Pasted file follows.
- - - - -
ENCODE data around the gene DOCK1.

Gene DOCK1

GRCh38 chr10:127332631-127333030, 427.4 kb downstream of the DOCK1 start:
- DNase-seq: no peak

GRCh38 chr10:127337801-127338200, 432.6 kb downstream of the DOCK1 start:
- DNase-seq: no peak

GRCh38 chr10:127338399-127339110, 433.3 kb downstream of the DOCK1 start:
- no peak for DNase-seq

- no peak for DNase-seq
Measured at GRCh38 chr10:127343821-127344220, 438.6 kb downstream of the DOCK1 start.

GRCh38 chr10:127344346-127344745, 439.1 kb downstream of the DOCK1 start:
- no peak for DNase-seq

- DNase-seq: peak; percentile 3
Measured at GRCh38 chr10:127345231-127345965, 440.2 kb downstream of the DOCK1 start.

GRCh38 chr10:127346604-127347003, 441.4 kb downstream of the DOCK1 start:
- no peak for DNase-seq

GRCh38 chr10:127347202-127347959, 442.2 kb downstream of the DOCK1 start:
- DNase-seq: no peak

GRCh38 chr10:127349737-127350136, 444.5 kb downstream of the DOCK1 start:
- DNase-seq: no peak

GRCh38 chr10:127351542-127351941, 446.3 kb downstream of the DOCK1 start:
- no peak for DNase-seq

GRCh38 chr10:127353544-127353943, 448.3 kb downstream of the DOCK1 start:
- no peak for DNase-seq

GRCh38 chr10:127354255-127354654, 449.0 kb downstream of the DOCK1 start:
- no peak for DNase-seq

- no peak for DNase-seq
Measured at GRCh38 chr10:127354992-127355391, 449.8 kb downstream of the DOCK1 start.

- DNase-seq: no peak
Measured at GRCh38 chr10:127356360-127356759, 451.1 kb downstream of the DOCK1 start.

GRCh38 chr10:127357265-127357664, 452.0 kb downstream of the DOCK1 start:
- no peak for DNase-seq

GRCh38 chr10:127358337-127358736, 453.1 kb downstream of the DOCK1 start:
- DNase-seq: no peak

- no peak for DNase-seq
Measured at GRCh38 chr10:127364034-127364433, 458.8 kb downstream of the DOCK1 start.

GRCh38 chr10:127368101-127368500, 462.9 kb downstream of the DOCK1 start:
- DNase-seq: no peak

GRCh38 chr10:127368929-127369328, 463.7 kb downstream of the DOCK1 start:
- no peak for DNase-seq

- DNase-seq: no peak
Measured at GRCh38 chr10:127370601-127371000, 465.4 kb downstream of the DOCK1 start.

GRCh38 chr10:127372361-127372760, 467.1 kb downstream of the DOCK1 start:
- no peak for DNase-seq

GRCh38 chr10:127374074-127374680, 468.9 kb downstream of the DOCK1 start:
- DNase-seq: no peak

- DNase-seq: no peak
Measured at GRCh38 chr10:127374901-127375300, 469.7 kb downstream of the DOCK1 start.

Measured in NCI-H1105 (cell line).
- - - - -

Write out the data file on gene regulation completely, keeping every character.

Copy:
ENCODE data around the gene DOCK1.

Gene DOCK1

GRCh38 chr10:127332631-127333030, 427.4 kb downstream of the DOCK1 start:
- DNase-seq: no peak

GRCh38 chr10:127337801-127338200, 432.6 kb downstream of the DOCK1 start:
- DNase-seq: no peak

GRCh38 chr10:127338399-127339110, 433.3 kb downstream of the DOCK1 start:
- no peak for DNase-seq

- no peak for DNase-seq
Measured at GRCh38 chr10:127343821-127344220, 438.6 kb downstream of the DOCK1 start.

GRCh38 chr10:127344346-127344745, 439.1 kb downstream of the DOCK1 start:
- no peak for DNase-seq

- DNase-seq: peak; percentile 3
Measured at GRCh38 chr10:127345231-127345965, 440.2 kb downstream of the DOCK1 start.

GRCh38 chr10:127346604-127347003, 441.4 kb downstream of the DOCK1 start:
- no peak for DNase-seq

GRCh38 chr10:127347202-127347959, 442.2 kb downstream of the DOCK1 start:
- DNase-seq: no peak

GRCh38 chr10:127349737-127350136, 444.5 kb downstream of the DOCK1 start:
- DNase-seq: no peak

GRCh38 chr10:127351542-127351941, 446.3 kb downstream of the DOCK1 start:
- no peak for DNase-seq

GRCh38 chr10:127353544-127353943, 448.3 kb downstream of the DOCK1 start:
- no peak for DNase-seq

GRCh38 chr10:127354255-127354654, 449.0 kb downstream of the DOCK1 start:
- no peak for DNase-seq

- no peak for DNase-seq
Measured at GRCh38 chr10:127354992-127355391, 449.8 kb downstream of the DOCK1 start.

- DNase-seq: no peak
Measured at GRCh38 chr10:127356360-127356759, 451.1 kb downstream of the DOCK1 start.

GRCh38 chr10:127357265-127357664, 452.0 kb downstream of the DOCK1 start:
- no peak for DNase-seq

GRCh38 chr10:127358337-127358736, 453.1 kb downstream of the DOCK1 start:
- DNase-seq: no peak

- no peak for DNase-seq
Measured at GRCh38 chr10:127364034-127364433, 458.8 kb downstream of the DOCK1 start.

GRCh38 chr10:127368101-127368500, 462.9 kb downstream of the DOCK1 start:
- DNase-seq: no peak

GRCh38 chr10:127368929-127369328, 463.7 kb downstream of the DOCK1 start:
- no peak for DNase-seq

- DNase-seq: no peak
Measured at GRCh38 chr10:127370601-127371000, 465.4 kb downstream of the DOCK1 start.

GRCh38 chr10:127372361-127372760, 467.1 kb downstream of the DOCK1 start:
- no peak for DNase-seq

GRCh38 chr10:127374074-127374680, 468.9 kb downstream of the DOCK1 start:
- DNase-seq: no peak

- DNase-seq: no peak
Measured at GRCh38 chr10:127374901-127375300, 469.7 kb downstream of the DOCK1 start.

Measured in NCI-H1105 (cell line).